Apple Inc (NASDAQ:AAPL)’s co-founder and former CEO, Steve Jobs, had a vision which he could never realize. His dream was to have a common, shared guest network, which could be accessible to everyone for free. Apple Inc’s (NASDAQ:AAPL)’s iPhone has a Wi-Fi data option, which automatically detects all the networks in range, but Jobs felt that the need of a password to access those networks was a big problem. Walt Mossberg, Re/code co-executive editor, talked on CNBC about the free internet and consumers sharing their bandwidth.
Jobs dreamed of making a free, safe and accessible to all Wi-Fi networks shared from homes and small business places. His idea was to build in a guest network, which is well secured from the rest of the home networks with a unique name. He hoped that industry would share their bandwidth through this guest network. With this setup a smart phone user can get Wi-Fi network as he gets the signal from a cellular tower. Apple Inc (NASDAQ:AAP) has also built a guest network option into their product, hoping that Jobs’ dream would be realized one day.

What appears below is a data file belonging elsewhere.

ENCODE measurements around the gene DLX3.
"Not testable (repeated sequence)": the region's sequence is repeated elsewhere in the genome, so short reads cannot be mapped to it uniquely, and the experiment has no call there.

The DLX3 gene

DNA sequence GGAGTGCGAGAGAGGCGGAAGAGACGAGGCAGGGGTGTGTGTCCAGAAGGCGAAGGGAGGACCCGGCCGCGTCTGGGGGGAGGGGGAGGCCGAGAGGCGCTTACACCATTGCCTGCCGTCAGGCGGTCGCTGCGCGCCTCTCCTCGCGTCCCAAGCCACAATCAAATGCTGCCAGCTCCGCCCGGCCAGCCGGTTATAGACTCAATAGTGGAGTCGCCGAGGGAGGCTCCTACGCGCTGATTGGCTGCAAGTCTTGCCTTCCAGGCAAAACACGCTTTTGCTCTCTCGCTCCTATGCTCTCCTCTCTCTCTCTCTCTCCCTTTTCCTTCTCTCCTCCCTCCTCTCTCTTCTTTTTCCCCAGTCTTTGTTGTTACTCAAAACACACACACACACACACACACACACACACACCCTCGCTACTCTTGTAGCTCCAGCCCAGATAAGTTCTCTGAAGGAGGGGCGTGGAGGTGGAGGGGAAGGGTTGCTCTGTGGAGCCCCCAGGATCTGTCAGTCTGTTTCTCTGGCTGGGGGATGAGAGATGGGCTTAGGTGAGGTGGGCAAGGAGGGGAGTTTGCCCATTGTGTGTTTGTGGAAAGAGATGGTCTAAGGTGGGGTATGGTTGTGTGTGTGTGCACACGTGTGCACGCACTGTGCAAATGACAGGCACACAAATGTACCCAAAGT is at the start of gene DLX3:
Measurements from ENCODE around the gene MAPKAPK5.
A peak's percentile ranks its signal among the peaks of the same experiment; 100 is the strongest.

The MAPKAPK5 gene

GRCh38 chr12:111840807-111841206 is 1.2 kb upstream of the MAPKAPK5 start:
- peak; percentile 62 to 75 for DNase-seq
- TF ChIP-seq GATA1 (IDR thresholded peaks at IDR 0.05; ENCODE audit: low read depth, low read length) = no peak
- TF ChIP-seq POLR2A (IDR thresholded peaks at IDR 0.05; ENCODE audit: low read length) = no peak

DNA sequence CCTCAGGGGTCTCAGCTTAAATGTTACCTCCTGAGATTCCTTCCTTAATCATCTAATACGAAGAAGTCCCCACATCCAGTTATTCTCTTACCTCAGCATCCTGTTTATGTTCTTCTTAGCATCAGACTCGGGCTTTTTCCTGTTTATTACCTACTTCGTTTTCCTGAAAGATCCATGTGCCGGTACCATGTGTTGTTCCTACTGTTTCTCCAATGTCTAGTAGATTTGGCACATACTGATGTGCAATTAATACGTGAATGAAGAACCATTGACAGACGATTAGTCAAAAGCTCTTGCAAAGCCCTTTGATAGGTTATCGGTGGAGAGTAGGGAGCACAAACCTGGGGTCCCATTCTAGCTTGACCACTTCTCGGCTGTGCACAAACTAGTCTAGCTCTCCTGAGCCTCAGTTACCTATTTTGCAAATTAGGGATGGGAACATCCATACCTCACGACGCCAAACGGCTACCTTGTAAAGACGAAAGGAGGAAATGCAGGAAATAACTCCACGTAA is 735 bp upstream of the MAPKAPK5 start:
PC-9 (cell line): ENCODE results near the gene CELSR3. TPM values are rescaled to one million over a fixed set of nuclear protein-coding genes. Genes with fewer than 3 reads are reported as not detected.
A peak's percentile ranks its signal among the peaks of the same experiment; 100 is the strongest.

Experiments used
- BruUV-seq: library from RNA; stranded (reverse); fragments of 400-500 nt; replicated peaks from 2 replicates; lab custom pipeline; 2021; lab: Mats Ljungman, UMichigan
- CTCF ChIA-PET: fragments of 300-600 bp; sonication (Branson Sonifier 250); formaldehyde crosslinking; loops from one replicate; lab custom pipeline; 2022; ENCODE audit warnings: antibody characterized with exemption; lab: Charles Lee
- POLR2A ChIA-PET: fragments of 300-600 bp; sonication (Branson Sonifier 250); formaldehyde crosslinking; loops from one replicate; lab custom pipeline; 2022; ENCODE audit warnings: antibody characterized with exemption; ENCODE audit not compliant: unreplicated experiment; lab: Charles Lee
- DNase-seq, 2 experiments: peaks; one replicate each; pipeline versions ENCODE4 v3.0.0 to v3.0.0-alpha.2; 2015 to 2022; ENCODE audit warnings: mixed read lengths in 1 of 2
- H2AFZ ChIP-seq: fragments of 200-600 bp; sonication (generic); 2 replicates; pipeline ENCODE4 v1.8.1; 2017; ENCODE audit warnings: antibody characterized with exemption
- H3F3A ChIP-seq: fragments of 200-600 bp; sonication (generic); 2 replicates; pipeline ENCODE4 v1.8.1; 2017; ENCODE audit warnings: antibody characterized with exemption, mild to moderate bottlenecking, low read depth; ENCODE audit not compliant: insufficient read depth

Mossberg said that most of the users are hesitant to disturb their router settings. He feels that this problem is solvable, since the guest network option is available in most of the routers. He thinks that one concern that has to be addressed is the security part of it.
Mosberg added that a safe firewall which secures the home network from a guest network has to be provided. In addition to that he thinks that power has to be given to the home network owner on how much bandwidth he/she is willing to share in the guest network.
Comcast Corporation (NASDAQ:CMCSA) and a few other companies around the globe are moving in the right direction by setting up the guest network, but they charge a subscription fee instead of a free usage and make it a business model. Qualcomm, Inc. (NASDAQ:QCOM) thinks that this type of networks will take it even beyond LTE to the next level.
Jon Fortt of CNBC pointed out that the only problem with this is the free part of it. Mossberg added that he is not against Comcast Corporation or other companies who try to charge subscription fee for their guest network setup.
“[…] I have always been a pro-consumer guy, I just think, let’s also, not necessarily only or mutually exclusive, but let’s let consumers who are already paying decide if they want to share some fraction of their bandwidth,” Mossberg said.
He added that through this user might be able to walk in the street, use the shared/free guest network and keep checking mails and other stuffs in his smartphone.